Ammonium chloride can form in a reaction between carbon dioxide plus two molecules of ammonia plus two molecules of sodium chloride plus water. These reactants combine to form two molecules of ammonium chloride and sodium carbonate. The process is called the Solvay process used to form sodium carbonate.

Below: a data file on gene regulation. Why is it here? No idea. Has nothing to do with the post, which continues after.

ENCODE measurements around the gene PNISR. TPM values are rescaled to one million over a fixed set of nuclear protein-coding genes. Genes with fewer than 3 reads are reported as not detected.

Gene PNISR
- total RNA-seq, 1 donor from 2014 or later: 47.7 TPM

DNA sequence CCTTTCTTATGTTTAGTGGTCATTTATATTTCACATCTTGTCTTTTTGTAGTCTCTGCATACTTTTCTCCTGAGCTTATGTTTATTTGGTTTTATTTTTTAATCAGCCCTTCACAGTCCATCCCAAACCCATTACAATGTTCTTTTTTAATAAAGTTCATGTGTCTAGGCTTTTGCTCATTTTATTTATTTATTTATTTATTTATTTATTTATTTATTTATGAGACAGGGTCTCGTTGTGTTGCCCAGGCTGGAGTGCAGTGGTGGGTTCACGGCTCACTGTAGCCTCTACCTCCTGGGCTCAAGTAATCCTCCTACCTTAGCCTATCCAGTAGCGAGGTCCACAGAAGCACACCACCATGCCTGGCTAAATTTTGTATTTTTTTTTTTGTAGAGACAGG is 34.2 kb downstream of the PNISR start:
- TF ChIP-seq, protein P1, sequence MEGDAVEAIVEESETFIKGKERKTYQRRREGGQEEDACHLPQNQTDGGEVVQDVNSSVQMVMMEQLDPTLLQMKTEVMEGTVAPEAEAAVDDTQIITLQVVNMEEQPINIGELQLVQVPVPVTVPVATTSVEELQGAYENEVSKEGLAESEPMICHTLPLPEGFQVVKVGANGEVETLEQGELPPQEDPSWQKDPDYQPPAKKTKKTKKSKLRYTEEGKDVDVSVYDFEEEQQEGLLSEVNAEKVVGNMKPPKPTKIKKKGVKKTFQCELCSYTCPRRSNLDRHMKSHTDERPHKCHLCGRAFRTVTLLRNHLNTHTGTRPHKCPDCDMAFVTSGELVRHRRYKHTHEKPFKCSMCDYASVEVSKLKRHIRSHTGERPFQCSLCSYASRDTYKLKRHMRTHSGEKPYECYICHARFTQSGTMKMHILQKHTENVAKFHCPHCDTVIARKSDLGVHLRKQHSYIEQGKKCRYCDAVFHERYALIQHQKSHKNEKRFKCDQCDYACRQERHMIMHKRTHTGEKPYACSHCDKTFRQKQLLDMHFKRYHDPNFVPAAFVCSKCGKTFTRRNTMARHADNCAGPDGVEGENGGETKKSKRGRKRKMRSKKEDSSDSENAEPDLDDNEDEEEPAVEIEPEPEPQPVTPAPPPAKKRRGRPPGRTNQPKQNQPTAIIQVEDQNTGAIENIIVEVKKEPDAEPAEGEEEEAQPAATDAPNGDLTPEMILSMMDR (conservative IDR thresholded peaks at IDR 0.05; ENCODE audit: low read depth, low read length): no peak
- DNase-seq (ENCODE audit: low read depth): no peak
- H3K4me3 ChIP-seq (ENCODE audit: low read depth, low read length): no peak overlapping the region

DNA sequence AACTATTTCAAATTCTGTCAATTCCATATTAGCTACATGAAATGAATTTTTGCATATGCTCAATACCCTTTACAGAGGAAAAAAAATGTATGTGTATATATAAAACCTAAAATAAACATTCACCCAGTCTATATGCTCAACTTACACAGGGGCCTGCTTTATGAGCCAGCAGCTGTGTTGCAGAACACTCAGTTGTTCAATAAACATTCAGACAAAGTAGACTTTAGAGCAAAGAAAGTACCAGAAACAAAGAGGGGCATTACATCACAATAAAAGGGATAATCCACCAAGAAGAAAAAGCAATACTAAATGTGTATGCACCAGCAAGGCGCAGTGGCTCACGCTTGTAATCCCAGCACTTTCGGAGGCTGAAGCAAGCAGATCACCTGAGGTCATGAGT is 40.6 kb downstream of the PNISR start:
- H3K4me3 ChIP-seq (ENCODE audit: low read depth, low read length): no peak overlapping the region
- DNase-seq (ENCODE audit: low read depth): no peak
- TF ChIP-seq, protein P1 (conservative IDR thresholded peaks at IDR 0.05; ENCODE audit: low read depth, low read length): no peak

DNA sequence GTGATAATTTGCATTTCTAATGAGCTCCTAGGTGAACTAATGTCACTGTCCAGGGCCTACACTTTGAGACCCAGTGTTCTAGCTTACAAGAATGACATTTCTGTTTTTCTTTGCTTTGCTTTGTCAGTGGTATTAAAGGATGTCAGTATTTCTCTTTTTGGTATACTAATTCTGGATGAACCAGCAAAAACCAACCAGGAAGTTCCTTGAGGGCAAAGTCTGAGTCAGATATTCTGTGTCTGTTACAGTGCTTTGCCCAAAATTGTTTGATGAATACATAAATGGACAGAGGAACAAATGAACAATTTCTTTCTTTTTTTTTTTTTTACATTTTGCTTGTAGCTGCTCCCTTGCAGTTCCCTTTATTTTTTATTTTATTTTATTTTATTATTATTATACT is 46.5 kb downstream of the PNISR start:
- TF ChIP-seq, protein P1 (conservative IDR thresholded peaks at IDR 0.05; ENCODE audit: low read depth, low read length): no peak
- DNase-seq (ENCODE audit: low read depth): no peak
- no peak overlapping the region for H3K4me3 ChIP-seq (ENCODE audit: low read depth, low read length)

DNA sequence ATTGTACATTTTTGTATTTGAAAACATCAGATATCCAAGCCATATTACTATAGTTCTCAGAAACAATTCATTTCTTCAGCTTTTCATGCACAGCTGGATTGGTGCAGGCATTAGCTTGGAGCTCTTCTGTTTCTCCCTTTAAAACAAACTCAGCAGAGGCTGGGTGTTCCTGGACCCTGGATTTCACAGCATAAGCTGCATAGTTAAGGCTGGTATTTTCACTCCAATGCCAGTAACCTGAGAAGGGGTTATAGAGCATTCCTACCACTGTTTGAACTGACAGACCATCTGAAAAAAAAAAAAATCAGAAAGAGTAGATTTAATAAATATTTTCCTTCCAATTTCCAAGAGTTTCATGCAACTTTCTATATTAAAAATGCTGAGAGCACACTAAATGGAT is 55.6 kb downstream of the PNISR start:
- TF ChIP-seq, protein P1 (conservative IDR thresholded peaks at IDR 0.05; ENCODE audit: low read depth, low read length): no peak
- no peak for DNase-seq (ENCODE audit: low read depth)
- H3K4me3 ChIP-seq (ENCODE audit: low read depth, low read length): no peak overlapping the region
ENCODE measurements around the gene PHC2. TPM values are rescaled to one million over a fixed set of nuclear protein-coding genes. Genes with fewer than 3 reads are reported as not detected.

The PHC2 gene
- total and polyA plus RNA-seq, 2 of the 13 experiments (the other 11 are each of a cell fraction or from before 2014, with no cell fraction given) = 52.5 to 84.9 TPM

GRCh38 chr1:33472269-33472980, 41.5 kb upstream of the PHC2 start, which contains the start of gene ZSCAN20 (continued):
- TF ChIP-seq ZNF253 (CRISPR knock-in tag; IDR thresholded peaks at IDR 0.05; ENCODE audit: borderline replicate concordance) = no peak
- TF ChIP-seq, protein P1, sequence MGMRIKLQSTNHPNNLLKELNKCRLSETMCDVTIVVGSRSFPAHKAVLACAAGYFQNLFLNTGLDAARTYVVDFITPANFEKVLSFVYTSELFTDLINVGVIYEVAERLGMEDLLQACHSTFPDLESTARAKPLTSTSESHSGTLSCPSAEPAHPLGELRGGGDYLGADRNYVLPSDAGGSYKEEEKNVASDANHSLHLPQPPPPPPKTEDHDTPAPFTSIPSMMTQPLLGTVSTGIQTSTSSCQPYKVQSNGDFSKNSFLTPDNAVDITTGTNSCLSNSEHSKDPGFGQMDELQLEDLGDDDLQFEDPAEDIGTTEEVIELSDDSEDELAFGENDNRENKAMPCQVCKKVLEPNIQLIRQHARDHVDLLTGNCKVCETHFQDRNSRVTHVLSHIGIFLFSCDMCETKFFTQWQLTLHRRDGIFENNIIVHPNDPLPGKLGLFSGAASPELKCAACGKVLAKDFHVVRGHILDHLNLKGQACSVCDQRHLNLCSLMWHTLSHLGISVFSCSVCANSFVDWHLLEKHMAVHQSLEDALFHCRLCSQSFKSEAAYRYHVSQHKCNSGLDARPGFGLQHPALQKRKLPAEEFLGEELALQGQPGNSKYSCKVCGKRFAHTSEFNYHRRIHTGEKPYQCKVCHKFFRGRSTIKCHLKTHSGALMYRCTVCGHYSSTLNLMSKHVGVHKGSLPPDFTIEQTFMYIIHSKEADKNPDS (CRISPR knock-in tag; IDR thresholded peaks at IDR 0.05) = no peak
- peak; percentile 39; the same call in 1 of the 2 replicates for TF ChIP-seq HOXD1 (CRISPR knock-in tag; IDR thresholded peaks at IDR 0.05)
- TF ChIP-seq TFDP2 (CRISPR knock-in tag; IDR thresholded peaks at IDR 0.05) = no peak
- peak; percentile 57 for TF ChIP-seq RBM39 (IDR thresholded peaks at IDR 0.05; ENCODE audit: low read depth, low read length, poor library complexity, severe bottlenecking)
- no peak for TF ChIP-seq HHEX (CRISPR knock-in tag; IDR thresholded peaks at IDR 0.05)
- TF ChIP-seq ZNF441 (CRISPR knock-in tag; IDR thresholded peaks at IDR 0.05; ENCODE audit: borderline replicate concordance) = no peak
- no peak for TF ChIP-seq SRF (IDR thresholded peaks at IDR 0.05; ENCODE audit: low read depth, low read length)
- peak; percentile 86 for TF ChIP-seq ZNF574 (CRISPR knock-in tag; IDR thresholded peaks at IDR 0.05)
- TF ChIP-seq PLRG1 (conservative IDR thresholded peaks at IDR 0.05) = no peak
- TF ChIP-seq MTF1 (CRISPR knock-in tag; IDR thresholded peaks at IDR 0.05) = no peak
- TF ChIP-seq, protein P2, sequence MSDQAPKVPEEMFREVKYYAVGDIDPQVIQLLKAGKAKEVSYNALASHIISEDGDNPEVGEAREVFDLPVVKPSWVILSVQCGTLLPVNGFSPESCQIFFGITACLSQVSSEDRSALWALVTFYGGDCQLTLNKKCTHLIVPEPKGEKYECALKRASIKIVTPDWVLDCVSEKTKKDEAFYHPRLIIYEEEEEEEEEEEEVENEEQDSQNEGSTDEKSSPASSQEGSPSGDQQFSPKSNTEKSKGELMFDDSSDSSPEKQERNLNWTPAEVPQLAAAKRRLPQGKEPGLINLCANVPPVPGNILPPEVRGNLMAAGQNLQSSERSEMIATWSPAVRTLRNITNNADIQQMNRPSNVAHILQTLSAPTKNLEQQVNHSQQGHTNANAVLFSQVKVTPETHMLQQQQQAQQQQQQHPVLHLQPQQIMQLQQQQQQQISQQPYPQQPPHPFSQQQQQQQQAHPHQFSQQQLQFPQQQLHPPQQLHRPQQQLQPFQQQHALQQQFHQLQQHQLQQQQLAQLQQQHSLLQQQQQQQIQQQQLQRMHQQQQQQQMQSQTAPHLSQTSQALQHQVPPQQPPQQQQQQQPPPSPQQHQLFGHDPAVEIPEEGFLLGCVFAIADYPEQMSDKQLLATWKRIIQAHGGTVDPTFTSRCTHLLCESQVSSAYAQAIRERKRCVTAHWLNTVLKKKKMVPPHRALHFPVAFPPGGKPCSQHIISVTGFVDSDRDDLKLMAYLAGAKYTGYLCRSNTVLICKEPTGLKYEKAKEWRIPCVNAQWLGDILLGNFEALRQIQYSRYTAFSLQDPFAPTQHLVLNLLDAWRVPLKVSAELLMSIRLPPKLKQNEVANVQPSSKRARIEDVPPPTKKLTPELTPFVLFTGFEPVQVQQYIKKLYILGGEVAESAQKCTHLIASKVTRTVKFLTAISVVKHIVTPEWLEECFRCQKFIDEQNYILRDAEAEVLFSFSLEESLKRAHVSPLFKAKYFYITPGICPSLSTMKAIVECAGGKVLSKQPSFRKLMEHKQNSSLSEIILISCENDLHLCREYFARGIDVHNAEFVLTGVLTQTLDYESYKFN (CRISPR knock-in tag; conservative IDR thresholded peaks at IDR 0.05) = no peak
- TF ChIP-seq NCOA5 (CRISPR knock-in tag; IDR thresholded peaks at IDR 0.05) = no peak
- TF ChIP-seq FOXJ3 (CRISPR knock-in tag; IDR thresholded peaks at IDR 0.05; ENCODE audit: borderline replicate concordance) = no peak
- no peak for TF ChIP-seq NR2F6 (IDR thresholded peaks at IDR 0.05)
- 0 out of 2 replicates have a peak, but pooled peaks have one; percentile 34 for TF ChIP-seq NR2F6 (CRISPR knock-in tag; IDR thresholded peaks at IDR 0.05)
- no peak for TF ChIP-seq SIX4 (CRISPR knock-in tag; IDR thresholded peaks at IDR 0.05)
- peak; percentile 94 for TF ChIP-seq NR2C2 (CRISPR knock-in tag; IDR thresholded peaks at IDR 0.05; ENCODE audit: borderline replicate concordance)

If two salts are mixed, they can actually be separated once again due to their different physical properties. Ammonium chloride when heated to 640.4 degrees F, will sublimate to form ammonia and hydrogen chloride gases. That is because ammonium salts do not contain an oxidizing agent, and lose ammonia when heated. Because sodium chloride (table salt) will not sublimate and melts at a higher temperature (1,474 degrees F) it will remain behind as a salt. If one collects the gas that is produced, the mixture will be separated--the gas is the ammonium chloride that has decomposed and the sodium chloride will remain in the test tube.